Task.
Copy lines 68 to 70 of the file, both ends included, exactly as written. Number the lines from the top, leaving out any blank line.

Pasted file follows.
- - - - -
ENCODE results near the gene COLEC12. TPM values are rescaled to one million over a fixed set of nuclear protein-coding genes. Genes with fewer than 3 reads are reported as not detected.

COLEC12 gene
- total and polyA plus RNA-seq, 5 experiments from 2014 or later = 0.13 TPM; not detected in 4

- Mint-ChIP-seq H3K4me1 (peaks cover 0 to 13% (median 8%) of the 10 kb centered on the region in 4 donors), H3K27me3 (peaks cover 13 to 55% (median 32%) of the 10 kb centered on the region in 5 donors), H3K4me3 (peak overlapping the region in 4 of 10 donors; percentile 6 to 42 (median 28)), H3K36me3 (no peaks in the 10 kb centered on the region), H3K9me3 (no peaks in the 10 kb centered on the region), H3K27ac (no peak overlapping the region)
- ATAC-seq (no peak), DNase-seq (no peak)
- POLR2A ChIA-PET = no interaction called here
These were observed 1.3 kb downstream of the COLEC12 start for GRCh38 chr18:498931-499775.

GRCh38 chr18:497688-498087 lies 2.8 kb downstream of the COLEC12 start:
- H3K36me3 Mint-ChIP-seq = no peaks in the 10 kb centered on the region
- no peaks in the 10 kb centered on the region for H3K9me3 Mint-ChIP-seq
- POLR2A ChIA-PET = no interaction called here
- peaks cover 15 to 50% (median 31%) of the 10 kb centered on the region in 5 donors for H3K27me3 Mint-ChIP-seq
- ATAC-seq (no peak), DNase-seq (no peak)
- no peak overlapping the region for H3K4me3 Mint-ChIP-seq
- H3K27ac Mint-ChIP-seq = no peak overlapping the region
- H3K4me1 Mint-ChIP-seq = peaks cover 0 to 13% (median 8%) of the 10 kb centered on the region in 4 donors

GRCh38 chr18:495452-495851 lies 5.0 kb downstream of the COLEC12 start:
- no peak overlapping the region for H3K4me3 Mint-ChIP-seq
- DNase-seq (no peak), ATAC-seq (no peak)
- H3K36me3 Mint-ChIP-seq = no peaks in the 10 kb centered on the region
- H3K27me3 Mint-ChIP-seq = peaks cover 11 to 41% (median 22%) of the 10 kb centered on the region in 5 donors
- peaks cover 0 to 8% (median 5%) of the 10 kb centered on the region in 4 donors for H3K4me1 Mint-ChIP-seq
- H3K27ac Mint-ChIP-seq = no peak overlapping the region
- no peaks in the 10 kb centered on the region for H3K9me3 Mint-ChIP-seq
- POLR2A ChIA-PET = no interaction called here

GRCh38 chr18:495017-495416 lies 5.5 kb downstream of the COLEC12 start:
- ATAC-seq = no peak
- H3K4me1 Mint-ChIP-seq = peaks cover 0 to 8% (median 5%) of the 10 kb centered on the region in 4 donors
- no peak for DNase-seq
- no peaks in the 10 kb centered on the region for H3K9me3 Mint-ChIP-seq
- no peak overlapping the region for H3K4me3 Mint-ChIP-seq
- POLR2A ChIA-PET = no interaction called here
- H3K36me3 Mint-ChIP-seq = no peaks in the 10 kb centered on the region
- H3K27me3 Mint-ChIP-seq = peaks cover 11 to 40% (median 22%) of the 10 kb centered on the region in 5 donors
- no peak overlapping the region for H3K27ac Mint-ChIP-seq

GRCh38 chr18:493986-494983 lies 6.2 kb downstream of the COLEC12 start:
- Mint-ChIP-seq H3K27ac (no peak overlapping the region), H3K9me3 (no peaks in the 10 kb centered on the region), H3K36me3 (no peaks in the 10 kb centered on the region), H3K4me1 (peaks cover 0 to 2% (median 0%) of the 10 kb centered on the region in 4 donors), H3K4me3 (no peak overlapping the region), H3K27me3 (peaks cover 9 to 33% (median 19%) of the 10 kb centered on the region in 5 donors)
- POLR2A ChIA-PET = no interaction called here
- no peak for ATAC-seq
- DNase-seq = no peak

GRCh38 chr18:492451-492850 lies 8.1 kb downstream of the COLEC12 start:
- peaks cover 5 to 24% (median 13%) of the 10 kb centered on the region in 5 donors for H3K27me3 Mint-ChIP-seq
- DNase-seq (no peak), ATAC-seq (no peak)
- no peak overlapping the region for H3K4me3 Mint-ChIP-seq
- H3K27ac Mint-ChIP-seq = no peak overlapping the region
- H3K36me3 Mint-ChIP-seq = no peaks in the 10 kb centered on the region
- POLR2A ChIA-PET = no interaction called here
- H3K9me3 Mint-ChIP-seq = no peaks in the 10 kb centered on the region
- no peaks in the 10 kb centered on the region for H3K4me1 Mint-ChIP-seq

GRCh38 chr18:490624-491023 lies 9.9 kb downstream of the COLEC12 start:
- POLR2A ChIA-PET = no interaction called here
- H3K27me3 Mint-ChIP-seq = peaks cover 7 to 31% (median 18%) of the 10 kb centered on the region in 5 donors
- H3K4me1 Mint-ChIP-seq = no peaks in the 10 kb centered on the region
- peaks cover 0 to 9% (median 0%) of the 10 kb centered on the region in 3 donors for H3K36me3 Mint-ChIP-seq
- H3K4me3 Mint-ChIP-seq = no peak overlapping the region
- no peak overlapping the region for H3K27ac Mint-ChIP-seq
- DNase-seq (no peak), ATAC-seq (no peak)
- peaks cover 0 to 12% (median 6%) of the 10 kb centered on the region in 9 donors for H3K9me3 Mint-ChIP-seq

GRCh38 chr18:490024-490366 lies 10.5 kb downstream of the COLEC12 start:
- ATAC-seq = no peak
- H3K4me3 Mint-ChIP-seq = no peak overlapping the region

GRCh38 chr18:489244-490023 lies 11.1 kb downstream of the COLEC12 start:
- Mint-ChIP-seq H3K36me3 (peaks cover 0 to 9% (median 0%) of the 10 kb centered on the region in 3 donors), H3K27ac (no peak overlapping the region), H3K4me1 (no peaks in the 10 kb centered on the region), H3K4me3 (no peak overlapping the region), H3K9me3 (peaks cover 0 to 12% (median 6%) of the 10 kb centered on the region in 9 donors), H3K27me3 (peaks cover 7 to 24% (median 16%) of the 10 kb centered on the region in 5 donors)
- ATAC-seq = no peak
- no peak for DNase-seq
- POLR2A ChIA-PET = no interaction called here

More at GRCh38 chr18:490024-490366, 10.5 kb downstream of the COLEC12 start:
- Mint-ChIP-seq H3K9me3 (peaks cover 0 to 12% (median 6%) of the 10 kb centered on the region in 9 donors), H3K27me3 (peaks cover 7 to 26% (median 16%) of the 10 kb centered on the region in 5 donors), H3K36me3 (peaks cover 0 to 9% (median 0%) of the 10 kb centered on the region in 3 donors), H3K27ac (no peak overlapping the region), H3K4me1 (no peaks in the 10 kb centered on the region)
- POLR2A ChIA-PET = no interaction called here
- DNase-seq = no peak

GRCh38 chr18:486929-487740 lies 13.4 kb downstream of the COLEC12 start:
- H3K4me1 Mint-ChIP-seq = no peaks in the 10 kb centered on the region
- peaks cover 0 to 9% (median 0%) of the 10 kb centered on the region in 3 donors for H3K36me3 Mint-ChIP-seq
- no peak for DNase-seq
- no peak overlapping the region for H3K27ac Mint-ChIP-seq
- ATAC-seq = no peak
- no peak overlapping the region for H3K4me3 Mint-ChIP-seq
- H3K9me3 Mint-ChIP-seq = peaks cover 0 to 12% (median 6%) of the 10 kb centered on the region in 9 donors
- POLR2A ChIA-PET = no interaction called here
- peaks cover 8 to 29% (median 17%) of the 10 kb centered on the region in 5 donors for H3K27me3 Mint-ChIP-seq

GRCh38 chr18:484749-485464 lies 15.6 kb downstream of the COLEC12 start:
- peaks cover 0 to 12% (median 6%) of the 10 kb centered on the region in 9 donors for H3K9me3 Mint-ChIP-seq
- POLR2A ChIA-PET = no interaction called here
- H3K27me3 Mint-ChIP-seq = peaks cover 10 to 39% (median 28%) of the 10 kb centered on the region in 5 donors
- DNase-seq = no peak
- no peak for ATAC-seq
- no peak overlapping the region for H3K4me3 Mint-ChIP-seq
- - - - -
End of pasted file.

- Mint-ChIP-seq H3K9me3 (peaks cover 0 to 12% (median 6%) of the 10 kb centered on the region in 9 donors), H3K27me3 (peaks cover 7 to 26% (median 16%) of the 10 kb centered on the region in 5 donors), H3K36me3 (peaks cover 0 to 9% (median 0%) of the 10 kb centered on the region in 3 donors), H3K27ac (no peak overlapping the region), H3K4me1 (no peaks in the 10 kb centered on the region)
- POLR2A ChIA-PET = no interaction called here
- DNase-seq = no peak